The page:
Supernus again will seek FDA OK of apomorphine infusion device
The SPN-830 pump would be used to treat Parkinson's off episodes
Supernus Pharmaceuticals plans to resubmit its application seeking approval of SPN-830, its apomorphine infusion pump for people with Parkinson’s disease, to the U.S. Food and Drug Administration (FDA) by the end of this year.
The decision comes after a meeting with the FDA last month at which the agency’s October decision not to approve the pump was discussed in greater detail, according to a press release.
The FDA previously said more information was needed before it would reconsider an application.
Parkinson’s disease is marked by the loss of nerve cells that produce dopamine, a critical nerve-signaling chemical for movement and other brain functions. That is why dopamine-replacing therapies such as levodopa are mainstay Parkinson’s treatments.
Still, many patients experience off episodes, or motor fluctuations, in which their motor symptoms return between doses.
Apomorphine (sold under the brand name Apokyn, among others) is a compound that mimics the action of dopamine in the brain to treat these motor fluctuations. It often is administered as an on-demand, under-the-skin injection during off episodes.
SPN-830 instead uses an infusion pump device to continuously deliver apomorphine to patients, allowing for fewer injection sites and more convenient dosing. Originally developed by US WorldMeds, it was acquired by Supernus in 2020.
Similar infusion pump
A similar infusion pump from Britannia Pharmaceuticals called APO-go has been available in Europe since the 1990s to treat severe motor fluctuations. It also is approved in Asia and Australia.
Supernus first sought approval for SPN-830 in December 2020, but the FDA requested additional information and supporting data, prompting the company to resubmit the application in December 2021.
That resubmission was granted a standard review with an expected decision in October 2022, but the FDA again requested more information for the application related to issues with the therapy’s labeling, quality and manufacturing, and device performance. Still, no new clinical safety and efficacy data were requested.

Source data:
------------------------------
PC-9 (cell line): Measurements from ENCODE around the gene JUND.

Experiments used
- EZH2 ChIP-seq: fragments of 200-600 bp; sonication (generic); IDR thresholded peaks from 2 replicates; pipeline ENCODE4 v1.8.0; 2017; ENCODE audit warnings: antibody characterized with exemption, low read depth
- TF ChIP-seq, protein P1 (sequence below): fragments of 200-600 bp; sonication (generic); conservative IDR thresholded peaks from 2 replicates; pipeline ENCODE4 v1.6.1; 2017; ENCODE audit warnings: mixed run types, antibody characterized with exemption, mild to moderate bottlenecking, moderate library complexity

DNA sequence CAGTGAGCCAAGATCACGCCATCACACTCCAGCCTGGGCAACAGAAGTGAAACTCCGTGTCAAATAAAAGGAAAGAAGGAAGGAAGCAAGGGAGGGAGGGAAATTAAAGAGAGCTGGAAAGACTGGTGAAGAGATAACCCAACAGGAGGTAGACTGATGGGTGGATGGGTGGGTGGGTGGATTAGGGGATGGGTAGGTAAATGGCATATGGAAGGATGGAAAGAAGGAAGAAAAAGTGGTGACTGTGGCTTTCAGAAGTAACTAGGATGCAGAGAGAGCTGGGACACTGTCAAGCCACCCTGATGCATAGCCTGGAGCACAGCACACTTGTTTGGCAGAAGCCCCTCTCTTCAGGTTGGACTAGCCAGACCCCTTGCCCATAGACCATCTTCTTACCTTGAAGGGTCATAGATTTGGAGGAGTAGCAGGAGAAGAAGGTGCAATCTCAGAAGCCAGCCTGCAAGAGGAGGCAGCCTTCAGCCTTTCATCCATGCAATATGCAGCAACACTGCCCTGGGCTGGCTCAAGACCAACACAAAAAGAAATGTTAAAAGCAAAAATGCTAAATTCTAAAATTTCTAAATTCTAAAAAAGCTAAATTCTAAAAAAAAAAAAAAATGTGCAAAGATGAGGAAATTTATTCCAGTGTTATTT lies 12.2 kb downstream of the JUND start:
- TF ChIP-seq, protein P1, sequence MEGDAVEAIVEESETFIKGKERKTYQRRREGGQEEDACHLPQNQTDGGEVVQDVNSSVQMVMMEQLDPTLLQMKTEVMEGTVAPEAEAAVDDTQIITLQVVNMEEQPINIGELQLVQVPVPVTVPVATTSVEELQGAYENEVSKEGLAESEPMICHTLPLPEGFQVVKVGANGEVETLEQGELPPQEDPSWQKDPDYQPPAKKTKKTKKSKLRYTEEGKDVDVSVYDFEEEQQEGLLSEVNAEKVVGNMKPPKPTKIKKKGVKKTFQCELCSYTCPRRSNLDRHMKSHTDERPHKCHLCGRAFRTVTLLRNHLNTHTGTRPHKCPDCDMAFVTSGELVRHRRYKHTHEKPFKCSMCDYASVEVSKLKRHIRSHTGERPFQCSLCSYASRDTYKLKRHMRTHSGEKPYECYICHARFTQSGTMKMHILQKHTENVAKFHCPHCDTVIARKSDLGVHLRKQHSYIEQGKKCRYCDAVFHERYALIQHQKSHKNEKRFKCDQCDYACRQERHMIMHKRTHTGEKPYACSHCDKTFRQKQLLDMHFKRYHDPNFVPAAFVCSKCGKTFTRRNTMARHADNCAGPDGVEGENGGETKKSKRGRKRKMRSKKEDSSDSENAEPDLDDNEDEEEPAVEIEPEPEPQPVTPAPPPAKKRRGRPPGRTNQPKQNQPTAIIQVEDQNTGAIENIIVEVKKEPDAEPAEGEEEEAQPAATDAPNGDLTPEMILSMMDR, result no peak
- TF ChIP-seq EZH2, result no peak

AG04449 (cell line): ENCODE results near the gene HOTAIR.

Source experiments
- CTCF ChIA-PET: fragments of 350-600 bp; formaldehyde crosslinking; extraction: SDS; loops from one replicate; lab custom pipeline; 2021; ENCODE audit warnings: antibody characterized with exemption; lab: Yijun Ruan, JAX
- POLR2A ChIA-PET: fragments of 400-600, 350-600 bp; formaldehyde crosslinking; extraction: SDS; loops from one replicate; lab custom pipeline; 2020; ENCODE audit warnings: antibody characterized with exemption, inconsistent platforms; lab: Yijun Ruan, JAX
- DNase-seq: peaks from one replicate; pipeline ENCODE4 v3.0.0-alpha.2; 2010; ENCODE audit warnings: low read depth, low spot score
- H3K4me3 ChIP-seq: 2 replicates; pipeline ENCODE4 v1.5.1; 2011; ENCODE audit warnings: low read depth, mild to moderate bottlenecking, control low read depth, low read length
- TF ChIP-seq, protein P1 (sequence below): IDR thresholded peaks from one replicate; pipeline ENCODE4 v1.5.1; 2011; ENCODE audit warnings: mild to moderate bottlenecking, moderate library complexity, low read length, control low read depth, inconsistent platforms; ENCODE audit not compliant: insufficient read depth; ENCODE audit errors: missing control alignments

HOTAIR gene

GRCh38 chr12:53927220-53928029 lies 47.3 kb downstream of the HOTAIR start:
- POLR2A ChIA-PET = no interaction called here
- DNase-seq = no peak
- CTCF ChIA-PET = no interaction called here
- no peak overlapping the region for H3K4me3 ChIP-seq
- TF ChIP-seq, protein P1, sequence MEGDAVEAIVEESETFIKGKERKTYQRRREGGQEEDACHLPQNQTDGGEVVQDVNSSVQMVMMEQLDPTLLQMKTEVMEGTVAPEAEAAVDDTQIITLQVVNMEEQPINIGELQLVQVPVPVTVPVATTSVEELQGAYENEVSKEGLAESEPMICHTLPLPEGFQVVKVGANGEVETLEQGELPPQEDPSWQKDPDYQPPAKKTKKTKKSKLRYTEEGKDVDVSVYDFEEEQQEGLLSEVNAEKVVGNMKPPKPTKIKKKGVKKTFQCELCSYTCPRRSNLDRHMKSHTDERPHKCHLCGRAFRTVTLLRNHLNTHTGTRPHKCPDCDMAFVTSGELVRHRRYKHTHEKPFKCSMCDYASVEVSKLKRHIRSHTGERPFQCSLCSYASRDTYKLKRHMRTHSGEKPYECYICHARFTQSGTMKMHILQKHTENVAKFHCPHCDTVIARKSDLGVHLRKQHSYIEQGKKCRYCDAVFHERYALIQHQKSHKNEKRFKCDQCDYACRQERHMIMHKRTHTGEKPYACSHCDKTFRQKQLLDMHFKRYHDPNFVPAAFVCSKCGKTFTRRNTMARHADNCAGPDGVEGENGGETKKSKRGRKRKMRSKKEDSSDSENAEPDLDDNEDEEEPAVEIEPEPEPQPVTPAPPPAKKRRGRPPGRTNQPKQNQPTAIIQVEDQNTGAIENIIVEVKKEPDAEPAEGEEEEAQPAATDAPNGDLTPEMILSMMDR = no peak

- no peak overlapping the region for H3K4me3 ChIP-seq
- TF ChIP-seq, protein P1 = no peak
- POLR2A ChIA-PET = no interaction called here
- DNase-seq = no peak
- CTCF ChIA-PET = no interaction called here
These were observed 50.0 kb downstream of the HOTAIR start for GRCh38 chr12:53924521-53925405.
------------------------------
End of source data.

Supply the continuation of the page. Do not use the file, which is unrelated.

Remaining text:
Supernus’ requests for approval of SPN-830 have been based largely on data from two Phase 3 clinical trials.
The Britannia-sponsored Phase 3 TOLEDO trial (NCT02006121) evaluated the safety and efficacy of an apomorphine continuous infusion against a placebo in 107 Parkinson’s patients in Europe who were experiencing at least three hours of daily off time while on an optimized dopamine-replacing therapy.
Findings indicated that three months of treatment, delivered continuously for 14-18 hours per day via the APO-go pump, led to a significantly greater reduction in off time compared to a placebo, which was sustained through the trial’s one-year extension phase.
The U.S.-based Phase 3 INFUS-ON trial (NCT02339064) trial then was designed to support the safety and efficacy data from TOLEDO. It was designed similarly, except for the fact that all 99 participants in INFUS-ON received the experimental therapy, with no placebo group.
SPN-830 dosing was first optimized for each patient, after which each person received this maintenance dose for about a year.
As in TOLEDO, results showed that the treatment led to significant reductions in daily off time after about three months which were generally sustained for the entire year of treatment.
About 90% of participants reported their overall health status had improved since starting on the experimental therapy.
The most common side effects associated with SPN-830 include nodules or redness at the infusion site, nausea, involuntary movements (dyskinesia), and sleepiness. Side effects were more common while the proper dose of SPN-830 was being titrated and lessened once patients were on an optimized, long-term dose.